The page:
Wireless Policies Can Save Enterprises up to 35 Percent, Says Gartner

Enterprises that get smart about managing wireless policies can save up to 35 percent on wireless costs, Gartner announced in a new report. The report offers a dozen guidelines for penning a policy and user requirements.

Enterprises that closely manage their wireless usage through smart, established policies can save 10 to 35 percent on wireless costs, Gartner announced in a Feb. 22 report.
Through 2014, 80 percent of Fortune 1000 companies are expected to move from individual-liability wireless plans to corporate-liability plans that pool together voice and data, Gartner says. However, currently many companies don't have thorough wireless usage policies in place - despite the increasing need created by growing mobile device adoption.
"Policies are a crucial way of managing complex services," Phil Redman, a research vice president at Gartner, said in a statement. The reason for the lack of policies, Redman explained, is that unlike other IT policies, wireless tends to be brought in "through the back door," at the pressure of employees or segments of the business.
In creating a policy, Gartner encourages enterprises not to be limited to a networking or telecom group, but to "look across IT."
"A good method to ensure a strong policy is to incorporate a centralized team across IT that will be impacted by mobile and wireless decisions," said Redman. "Wireless policies don't' have to be large documents. Often the best, most-read and most widely adopted policies are brief and to the point."
Noting that the topic will be discussed at an upcoming Gartner summit in April, the report offered 12 guidelines for helping enterprises to establish policies. These include eligibility, or deciding who should receive subsidized service, which Gartner says can largely be decided by considering job title, job function and if a manager approves.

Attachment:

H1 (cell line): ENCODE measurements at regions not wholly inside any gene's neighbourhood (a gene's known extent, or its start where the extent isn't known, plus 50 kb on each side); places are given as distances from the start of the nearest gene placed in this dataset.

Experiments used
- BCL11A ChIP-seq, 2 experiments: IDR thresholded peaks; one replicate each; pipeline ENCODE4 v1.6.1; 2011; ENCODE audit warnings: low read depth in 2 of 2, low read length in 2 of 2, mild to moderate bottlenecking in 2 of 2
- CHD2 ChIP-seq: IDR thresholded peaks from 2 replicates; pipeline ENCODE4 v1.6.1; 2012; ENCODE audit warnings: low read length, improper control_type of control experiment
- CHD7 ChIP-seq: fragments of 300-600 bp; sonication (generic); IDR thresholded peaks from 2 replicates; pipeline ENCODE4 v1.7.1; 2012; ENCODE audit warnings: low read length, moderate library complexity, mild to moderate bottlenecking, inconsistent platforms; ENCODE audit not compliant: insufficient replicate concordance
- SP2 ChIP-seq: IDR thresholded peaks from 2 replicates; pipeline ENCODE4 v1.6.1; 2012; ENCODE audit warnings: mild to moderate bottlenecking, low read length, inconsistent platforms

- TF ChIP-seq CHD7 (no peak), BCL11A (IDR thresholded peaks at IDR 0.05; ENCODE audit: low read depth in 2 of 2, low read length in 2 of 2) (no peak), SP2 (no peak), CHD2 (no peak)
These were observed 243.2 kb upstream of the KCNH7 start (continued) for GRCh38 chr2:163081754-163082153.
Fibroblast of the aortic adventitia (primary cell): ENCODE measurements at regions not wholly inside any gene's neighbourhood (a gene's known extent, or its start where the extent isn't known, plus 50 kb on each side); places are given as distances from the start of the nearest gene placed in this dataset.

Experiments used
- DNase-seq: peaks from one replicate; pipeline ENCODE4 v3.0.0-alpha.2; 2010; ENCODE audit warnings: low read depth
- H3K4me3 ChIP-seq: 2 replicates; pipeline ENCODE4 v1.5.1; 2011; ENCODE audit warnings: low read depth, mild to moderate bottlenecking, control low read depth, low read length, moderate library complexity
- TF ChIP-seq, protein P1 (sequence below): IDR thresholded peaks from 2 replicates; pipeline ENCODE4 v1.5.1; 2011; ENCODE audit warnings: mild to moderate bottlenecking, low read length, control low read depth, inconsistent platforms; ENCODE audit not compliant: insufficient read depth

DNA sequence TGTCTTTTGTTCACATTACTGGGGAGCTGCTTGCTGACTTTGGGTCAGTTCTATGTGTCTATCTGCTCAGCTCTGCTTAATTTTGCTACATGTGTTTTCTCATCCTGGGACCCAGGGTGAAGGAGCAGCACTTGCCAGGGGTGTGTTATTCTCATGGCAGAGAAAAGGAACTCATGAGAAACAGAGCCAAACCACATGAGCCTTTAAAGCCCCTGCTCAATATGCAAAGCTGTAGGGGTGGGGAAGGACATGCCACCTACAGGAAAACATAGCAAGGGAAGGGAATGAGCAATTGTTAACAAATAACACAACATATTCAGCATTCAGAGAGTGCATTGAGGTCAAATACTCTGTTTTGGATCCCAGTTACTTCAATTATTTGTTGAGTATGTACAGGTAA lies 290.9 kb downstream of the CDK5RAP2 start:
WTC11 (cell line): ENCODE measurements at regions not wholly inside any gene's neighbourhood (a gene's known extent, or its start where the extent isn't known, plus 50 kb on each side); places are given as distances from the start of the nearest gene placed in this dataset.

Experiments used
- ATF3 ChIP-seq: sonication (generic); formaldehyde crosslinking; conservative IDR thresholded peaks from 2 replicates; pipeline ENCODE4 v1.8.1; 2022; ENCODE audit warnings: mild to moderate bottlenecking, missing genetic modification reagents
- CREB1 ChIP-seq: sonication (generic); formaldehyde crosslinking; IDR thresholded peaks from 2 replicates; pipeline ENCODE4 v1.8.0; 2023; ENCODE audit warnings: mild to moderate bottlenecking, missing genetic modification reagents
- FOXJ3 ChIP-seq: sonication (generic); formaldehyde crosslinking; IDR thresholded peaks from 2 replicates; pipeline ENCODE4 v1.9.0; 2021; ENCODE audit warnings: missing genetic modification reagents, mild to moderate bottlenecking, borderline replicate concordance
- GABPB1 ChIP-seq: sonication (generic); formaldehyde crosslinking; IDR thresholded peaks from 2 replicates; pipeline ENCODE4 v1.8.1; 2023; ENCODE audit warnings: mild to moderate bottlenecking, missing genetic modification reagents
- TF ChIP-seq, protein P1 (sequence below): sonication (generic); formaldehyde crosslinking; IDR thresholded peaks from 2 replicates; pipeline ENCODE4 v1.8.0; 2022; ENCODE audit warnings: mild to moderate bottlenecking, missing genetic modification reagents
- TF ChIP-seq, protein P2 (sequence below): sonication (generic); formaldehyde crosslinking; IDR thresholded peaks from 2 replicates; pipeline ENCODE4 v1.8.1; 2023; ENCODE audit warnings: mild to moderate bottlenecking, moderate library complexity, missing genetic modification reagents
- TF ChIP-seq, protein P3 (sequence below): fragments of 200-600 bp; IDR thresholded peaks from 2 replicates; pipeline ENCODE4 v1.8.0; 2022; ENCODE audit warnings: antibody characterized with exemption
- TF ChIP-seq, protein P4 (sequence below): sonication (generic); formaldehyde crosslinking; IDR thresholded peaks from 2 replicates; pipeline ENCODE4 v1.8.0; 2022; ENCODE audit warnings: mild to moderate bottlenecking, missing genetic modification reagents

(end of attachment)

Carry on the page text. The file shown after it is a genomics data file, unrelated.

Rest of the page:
Another guideline regards how to support a range of devices, which Gartner encourages enterprises to have a firm hand with, listing "which devices they will not permit into the enterprise due to cost or security issues."
Other guidelines describe technical support, security, procurement procedures and personal versus corporate liability - in which case Gartner supports the latter, recommending that enterprises negotiate the services and take fiscal responsibility for the user.
In January, J. Gold Associates wrote in a research note that enterprises are still more likely to support BlackBerry handsets than iPhones and described enterprise iPhone adoption as a "long, slow burn rather than a tsunami."
Forrester Research, which expects smartphone adoption numbers to continue climbing until smartphones are in the hands of more than 70 percent of U.S. information workers, also recommended, in a Jan. 6 report, that enterprises better manage their wireless policies and fees.
The firm went on to say that it found that more enterprises offered corporate-liable plans to BlackBerry users, while iPhone users were more often on personally liable plans, in which the employee paid for some or all of the device's monthly bill.
The Gartner guidelines additionally include addressing mobile telephony expense procedures, maximum spending limits and creating an enterprise liability statement, in which details such as where employees may or may not use a device - such as while driving - are specified.